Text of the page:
The Painting Sequence

Start at the top and work down, this means beginning with the ceiling. Paint away from the light source so you are not painting in shadow. Next paint the walls, then the doors and windows, followed by the skirting and the trim.

Weatherboards are painted in two stages. Paint the underside of the board first then paint the face. Paint several boards at a time then move your ladder over and continue along the rest of the wall.

Mixing is Vital

Before applying paint; make sure you stir it well according to the instructions on the can. Always ‘box’ your paint; i.e. if you are using more than one can, tip the contents of each into a larger container, like a large plastic bucket, and stir thoroughly. You can then pour it directly into your painting pot, or refill the original tins for future use.

Brushing

Before use, moisten the brush in water if you are about to use a water-based paint, or turps if you are about to use an oil-based paint. Make sure you remove excess liquid before painting.

Fill the brush by dipping in up to half the length of the bristles.

Tap it gently against the side of the can: don’t wipe the brush hard against the lip. The bristles should flex only slightly as you brush — don’t over press — let the paint flow from the brush.

If you are painting a large area by brush, apply paint to an area about 50 cm X 50 cm, then brush the paint in horizontal strokes to even the paint out and finish off with light vertical strokes all in one direction.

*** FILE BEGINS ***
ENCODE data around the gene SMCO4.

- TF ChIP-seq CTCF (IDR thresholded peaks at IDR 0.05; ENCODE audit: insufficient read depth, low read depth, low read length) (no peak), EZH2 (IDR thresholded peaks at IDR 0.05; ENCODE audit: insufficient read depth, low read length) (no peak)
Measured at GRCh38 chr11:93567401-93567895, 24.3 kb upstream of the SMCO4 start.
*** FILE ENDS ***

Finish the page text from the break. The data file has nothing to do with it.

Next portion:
If you are using a brush and roller, paint the edges of the area first. Painting window frames, skirtings, doors and mouldings are worth doing carefully to get the best results. Always work in sections and paint up to a natural break before stopping. Start at the top and work down, painting with light even strokes, working back into the wet edge.

Never try to paint over an area that is partially dried, as the brush will leave marks in the surface. If you see a run in the wet paint, paint over it as soon as possible with light even strokes.

Rolling

To use a roller you’ll need a tray, frame, roller cover and possibly an extension pole. Make sure you have the right roller for the job. Generally speaking, 6-8mm nap covers are used for gloss and semi gloss paints, 10-12mm nap covers for low sheen and flat paints on walls and 20-32mm nap covers for most paints on rough surfaces like concrete or textured walls.